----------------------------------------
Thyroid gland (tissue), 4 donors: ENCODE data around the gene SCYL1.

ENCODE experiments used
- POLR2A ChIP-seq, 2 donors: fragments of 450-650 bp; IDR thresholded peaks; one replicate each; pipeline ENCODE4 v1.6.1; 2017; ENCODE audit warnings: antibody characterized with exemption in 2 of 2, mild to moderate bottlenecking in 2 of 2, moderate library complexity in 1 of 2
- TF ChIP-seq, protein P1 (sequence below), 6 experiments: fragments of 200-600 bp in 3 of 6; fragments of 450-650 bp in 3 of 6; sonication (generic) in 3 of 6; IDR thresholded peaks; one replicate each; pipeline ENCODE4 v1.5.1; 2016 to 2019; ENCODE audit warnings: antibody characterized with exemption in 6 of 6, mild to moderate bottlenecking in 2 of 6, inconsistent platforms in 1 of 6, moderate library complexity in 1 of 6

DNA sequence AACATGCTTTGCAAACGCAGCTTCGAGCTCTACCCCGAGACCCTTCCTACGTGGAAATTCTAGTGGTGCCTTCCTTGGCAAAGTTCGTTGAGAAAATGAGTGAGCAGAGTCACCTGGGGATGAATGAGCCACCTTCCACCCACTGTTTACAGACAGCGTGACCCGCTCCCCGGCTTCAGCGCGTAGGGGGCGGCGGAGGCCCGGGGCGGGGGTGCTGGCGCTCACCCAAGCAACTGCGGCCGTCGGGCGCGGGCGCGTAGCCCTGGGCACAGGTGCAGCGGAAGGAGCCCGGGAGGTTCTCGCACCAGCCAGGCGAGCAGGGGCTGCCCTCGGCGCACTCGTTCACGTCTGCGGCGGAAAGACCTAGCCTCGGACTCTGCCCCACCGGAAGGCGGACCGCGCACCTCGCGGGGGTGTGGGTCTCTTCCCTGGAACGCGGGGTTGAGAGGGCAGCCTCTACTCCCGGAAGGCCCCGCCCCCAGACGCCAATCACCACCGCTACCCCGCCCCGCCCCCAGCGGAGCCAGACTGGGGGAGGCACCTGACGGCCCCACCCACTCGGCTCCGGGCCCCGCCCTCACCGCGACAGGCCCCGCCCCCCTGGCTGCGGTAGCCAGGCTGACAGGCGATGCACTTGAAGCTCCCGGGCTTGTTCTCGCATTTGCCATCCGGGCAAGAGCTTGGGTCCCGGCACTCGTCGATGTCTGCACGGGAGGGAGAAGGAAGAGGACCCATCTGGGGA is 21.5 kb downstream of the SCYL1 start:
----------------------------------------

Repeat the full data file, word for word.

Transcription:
Thyroid gland (tissue), 4 donors: ENCODE data around the gene SCYL1.

ENCODE experiments used
- POLR2A ChIP-seq, 2 donors: fragments of 450-650 bp; IDR thresholded peaks; one replicate each; pipeline ENCODE4 v1.6.1; 2017; ENCODE audit warnings: antibody characterized with exemption in 2 of 2, mild to moderate bottlenecking in 2 of 2, moderate library complexity in 1 of 2
- TF ChIP-seq, protein P1 (sequence below), 6 experiments: fragments of 200-600 bp in 3 of 6; fragments of 450-650 bp in 3 of 6; sonication (generic) in 3 of 6; IDR thresholded peaks; one replicate each; pipeline ENCODE4 v1.5.1; 2016 to 2019; ENCODE audit warnings: antibody characterized with exemption in 6 of 6, mild to moderate bottlenecking in 2 of 6, inconsistent platforms in 1 of 6, moderate library complexity in 1 of 6

DNA sequence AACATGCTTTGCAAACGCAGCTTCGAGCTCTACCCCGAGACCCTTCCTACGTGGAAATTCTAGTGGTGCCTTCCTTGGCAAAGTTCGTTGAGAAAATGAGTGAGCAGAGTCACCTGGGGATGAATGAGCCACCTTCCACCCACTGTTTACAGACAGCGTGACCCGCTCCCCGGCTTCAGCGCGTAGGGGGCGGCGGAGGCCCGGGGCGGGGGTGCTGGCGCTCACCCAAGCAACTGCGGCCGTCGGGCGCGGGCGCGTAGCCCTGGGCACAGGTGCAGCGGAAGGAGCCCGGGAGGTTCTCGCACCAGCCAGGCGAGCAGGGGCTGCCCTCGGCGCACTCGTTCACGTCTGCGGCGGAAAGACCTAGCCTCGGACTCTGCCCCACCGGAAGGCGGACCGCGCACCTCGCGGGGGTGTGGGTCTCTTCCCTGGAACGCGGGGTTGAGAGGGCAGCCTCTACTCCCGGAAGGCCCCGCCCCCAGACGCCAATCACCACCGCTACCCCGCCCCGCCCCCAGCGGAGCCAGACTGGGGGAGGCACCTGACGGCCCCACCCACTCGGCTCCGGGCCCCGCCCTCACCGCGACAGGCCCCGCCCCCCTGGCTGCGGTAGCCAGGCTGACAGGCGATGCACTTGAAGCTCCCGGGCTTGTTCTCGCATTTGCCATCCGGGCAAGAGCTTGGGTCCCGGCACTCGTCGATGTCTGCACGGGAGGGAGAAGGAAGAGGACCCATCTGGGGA is 21.5 kb downstream of the SCYL1 start: